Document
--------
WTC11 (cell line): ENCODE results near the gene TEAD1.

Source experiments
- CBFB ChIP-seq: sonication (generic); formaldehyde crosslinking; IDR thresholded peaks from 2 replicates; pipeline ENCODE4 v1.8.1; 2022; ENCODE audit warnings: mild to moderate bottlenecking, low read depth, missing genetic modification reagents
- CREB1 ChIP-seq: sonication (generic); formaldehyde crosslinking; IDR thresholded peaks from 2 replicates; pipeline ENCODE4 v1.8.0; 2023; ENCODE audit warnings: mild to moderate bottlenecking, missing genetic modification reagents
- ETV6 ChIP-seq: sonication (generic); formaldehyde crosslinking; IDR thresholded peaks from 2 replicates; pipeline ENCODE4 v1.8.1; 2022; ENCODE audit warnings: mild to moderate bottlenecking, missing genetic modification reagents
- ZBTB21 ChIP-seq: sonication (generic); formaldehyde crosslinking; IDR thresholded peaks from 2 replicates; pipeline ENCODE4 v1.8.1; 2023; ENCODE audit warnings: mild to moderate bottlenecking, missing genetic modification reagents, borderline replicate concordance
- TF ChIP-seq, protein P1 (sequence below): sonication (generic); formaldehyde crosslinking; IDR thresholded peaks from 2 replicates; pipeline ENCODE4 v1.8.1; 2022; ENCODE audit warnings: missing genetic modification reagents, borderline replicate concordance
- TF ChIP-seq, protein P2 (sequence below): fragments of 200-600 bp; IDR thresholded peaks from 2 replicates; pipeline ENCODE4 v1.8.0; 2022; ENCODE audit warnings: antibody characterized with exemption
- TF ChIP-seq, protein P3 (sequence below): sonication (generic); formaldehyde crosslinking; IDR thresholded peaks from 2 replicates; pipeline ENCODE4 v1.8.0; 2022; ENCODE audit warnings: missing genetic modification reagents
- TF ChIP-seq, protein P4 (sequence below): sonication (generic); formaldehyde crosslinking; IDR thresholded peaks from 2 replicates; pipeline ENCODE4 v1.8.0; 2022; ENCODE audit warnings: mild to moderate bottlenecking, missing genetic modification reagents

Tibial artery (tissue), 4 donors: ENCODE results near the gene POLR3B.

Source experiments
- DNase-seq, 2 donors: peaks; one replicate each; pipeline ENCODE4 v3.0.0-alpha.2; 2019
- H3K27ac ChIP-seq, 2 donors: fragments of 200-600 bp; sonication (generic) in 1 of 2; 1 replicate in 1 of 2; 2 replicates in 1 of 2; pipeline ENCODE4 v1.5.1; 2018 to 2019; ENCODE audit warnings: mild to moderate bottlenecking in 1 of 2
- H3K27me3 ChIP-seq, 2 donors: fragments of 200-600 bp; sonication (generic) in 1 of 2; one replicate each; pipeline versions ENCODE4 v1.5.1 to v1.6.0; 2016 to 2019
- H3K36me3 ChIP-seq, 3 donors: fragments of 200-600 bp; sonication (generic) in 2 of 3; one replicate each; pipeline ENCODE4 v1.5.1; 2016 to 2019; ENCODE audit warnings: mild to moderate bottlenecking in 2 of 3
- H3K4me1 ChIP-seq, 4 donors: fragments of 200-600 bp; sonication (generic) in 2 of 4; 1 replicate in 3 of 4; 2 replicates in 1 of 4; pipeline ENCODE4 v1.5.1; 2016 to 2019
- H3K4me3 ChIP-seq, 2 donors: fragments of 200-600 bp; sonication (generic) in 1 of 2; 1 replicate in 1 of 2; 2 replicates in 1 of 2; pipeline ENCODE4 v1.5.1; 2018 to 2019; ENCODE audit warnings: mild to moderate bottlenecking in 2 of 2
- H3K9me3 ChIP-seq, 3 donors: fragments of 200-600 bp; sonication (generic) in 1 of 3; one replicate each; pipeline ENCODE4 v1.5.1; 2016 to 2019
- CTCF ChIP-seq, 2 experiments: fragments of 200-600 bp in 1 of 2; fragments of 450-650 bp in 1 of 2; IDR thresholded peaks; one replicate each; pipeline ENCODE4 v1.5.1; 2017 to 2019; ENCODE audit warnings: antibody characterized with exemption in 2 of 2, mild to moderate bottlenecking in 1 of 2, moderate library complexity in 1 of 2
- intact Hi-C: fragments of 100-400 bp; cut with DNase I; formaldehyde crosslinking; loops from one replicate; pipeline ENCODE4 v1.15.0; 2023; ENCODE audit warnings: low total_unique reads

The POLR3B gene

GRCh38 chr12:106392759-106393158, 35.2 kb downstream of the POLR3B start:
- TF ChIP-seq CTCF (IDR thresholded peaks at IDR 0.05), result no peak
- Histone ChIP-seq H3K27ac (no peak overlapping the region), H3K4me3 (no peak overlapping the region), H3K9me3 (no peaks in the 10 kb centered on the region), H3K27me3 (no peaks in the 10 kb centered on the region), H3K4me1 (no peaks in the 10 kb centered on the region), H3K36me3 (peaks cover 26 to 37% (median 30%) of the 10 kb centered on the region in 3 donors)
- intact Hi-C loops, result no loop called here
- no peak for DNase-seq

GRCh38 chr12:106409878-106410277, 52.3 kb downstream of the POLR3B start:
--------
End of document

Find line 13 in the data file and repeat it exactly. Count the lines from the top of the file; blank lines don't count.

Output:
- DNase-seq, 2 donors: peaks; one replicate each; pipeline ENCODE4 v3.0.0-alpha.2; 2019